'Bluebeard', in which women are slaughtered by a monstrous husband and their bodies hidden in a horrible chamber, is the most hair-raising of tales; yet with its happy ending, it also has a utopian force. Using the idiom of literary criticism, the study considers Bluebeard texts as a seismograph of gender politics and of the process of civilization from seventeenth-century France to 1990s Germany, in a broad range of canonical and non-canonical, often forgotten texts. The study discusses Charles Perrault's French version of 1697, through Ludwig Tieck's versions of 1797 and classic versions by the Grimms and Ludwig Bechstein, to nineteenth-century romantic fiction, the savagery of High Modernism, and twentieth-century versions such as that of the Surrealist Unica Zürn.While the focus is on literature in German, this is the first full-length study published in any language of the history of Bluebeard, and it redefines the canon and our interpretations of this key tale.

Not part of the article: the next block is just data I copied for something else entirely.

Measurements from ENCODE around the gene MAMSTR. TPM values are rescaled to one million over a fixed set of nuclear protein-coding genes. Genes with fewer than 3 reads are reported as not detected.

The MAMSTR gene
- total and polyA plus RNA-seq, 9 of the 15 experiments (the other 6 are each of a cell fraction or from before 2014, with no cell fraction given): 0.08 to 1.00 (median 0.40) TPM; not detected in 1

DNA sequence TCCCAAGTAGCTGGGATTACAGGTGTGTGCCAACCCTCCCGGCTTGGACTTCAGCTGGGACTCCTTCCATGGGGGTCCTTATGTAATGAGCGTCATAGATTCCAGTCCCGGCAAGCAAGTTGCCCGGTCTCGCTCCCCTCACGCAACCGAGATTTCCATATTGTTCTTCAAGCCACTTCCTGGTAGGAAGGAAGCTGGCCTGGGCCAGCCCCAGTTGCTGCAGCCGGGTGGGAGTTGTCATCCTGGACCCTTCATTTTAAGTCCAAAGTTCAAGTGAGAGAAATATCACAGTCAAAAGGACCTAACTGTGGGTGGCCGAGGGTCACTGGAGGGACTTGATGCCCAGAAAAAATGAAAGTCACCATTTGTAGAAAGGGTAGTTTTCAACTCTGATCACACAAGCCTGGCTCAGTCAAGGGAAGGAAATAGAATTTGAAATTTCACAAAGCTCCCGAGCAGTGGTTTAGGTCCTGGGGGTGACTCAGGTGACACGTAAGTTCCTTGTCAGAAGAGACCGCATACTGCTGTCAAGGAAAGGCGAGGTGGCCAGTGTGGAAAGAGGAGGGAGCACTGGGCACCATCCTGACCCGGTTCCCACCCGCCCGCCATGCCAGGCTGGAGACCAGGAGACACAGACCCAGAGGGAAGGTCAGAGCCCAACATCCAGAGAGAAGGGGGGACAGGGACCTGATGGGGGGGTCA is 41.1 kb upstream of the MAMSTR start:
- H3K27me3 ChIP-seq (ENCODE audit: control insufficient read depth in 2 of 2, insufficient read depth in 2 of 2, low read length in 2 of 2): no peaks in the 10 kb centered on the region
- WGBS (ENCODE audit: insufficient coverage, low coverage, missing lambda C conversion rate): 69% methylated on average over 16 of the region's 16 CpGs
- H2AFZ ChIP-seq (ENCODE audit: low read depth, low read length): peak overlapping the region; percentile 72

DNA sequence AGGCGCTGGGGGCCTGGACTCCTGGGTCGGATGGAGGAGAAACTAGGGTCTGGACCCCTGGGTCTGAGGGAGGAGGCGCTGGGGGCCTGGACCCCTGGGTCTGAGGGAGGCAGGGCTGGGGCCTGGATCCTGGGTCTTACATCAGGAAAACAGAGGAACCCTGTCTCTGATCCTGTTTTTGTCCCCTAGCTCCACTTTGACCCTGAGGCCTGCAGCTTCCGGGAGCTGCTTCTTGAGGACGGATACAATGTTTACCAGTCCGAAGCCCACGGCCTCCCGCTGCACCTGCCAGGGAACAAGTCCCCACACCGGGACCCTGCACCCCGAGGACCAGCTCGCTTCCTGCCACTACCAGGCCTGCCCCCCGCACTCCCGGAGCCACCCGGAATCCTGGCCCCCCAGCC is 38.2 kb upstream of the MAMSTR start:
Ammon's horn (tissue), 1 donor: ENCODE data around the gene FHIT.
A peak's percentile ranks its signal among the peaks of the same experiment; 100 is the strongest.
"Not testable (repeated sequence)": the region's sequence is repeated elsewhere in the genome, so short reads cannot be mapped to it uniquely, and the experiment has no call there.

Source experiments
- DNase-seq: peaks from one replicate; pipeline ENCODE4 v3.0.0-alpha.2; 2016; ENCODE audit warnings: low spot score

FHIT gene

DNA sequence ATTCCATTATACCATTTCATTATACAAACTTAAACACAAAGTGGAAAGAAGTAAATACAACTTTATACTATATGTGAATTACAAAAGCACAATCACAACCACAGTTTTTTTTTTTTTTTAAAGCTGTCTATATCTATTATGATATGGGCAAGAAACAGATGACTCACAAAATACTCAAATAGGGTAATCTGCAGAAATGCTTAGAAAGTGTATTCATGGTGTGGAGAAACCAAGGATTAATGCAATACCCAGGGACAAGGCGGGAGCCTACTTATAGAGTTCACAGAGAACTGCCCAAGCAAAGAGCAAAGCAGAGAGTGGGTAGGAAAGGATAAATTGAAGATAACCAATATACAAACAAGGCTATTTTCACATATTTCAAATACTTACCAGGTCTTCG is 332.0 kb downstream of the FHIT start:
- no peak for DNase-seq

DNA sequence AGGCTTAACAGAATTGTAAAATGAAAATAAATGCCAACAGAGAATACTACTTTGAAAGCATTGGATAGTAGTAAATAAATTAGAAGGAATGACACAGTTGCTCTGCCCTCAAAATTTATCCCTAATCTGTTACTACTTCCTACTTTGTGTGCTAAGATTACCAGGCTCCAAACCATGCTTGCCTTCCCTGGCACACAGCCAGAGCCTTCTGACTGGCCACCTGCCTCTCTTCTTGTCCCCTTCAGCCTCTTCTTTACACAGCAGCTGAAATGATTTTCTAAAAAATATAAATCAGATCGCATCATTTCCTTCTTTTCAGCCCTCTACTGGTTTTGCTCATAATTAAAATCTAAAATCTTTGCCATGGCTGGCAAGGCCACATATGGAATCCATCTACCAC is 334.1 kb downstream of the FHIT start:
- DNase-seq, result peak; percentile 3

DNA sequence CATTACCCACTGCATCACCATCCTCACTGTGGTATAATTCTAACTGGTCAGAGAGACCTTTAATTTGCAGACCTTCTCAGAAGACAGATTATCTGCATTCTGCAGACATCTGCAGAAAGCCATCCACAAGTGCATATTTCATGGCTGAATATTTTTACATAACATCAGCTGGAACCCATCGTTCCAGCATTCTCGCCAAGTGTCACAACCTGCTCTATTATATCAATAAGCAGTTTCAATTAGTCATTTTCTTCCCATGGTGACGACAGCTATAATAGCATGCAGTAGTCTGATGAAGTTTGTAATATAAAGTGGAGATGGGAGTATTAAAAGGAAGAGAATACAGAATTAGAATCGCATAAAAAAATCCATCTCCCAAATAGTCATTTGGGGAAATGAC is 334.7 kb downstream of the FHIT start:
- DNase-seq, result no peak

`this is an exciting book that deserves to be widely read and influential, both within and beyond German studies.' Journal of European Studies `Davies also offers a virtuoso reading of the forgotten novella Blaubart (1866) by the hugely succesful writer of popular fiction, Eugenie Marlitt.' Journal of European Studies `it combines thorough scholarship with imaginative intepretation and intellectual sophistication. It is particularly impressive for the tenacity with which the author criticizes established interpretative models in the study of literature and folk-tale so as to reveal their hidden agendas; her ability to disclose the imaginative resonances of underrated texts; and the energy, directness and clarity with which she writes.' Journal of European Studies `One seldom encounters a work of literary cricicism that makes such compelling reading as this investigation of the Bluebeard motif in modern German literature.' Journal of European Studies, XXXI (2001)
Series: Oxford Modern Languages & Literature Monographs
Number Of Pages: 296
Published: 1st April 2001
Country of Publication: GB
Dimensions (cm): 21.13 x 13.26 x 2.08
Weight (kg): 0.46